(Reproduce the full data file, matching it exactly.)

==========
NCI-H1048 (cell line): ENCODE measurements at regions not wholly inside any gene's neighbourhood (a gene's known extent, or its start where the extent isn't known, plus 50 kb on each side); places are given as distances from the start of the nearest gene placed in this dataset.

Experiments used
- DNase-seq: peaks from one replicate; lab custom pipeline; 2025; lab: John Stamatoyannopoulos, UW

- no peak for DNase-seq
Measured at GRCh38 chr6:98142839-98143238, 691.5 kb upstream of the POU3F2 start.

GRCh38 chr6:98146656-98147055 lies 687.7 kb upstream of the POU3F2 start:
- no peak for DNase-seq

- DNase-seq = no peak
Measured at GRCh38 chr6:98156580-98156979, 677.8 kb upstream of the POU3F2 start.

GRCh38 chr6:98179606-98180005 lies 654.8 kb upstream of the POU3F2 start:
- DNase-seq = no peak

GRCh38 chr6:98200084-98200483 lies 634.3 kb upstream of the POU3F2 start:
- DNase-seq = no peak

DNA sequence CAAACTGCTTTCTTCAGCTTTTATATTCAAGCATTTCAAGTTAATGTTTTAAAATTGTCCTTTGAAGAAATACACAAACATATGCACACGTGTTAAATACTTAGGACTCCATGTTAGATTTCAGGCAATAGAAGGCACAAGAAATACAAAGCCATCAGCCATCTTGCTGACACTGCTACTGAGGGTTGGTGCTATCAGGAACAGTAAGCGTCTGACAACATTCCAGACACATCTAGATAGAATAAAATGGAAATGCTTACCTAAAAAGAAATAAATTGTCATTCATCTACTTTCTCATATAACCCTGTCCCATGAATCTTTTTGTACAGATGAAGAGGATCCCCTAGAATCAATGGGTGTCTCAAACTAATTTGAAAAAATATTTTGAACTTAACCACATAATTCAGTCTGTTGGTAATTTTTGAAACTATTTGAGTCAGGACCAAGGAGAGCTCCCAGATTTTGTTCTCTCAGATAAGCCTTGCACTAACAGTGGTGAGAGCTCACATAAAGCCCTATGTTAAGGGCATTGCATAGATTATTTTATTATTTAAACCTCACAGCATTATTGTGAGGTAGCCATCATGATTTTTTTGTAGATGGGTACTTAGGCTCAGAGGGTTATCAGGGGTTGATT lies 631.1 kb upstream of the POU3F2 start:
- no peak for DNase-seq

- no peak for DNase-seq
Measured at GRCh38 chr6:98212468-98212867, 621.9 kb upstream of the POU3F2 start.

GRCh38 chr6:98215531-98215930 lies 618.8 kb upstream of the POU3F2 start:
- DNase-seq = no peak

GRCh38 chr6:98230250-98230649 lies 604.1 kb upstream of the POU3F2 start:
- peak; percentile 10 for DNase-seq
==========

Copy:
NCI-H1048 (cell line): ENCODE measurements at regions not wholly inside any gene's neighbourhood (a gene's known extent, or its start where the extent isn't known, plus 50 kb on each side); places are given as distances from the start of the nearest gene placed in this dataset.

Experiments used
- DNase-seq: peaks from one replicate; lab custom pipeline; 2025; lab: John Stamatoyannopoulos, UW

- no peak for DNase-seq
Measured at GRCh38 chr6:98142839-98143238, 691.5 kb upstream of the POU3F2 start.

GRCh38 chr6:98146656-98147055 lies 687.7 kb upstream of the POU3F2 start:
- no peak for DNase-seq

- DNase-seq = no peak
Measured at GRCh38 chr6:98156580-98156979, 677.8 kb upstream of the POU3F2 start.

GRCh38 chr6:98179606-98180005 lies 654.8 kb upstream of the POU3F2 start:
- DNase-seq = no peak

GRCh38 chr6:98200084-98200483 lies 634.3 kb upstream of the POU3F2 start:
- DNase-seq = no peak

DNA sequence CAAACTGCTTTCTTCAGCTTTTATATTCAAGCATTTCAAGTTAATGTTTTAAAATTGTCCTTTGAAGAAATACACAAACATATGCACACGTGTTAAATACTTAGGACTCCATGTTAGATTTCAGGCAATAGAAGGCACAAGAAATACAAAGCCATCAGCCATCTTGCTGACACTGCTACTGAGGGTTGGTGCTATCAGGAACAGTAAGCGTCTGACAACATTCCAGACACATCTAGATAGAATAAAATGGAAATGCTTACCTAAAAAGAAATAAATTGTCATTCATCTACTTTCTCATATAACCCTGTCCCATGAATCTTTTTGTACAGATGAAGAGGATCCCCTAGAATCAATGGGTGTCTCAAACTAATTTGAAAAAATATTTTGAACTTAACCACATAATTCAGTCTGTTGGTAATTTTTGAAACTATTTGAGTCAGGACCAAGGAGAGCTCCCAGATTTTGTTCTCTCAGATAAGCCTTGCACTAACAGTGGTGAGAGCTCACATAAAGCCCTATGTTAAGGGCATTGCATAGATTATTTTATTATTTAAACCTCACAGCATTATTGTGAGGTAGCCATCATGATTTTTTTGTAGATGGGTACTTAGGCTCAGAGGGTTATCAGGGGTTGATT lies 631.1 kb upstream of the POU3F2 start:
- no peak for DNase-seq

- no peak for DNase-seq
Measured at GRCh38 chr6:98212468-98212867, 621.9 kb upstream of the POU3F2 start.

GRCh38 chr6:98215531-98215930 lies 618.8 kb upstream of the POU3F2 start:
- DNase-seq = no peak

GRCh38 chr6:98230250-98230649 lies 604.1 kb upstream of the POU3F2 start:
- peak; percentile 10 for DNase-seq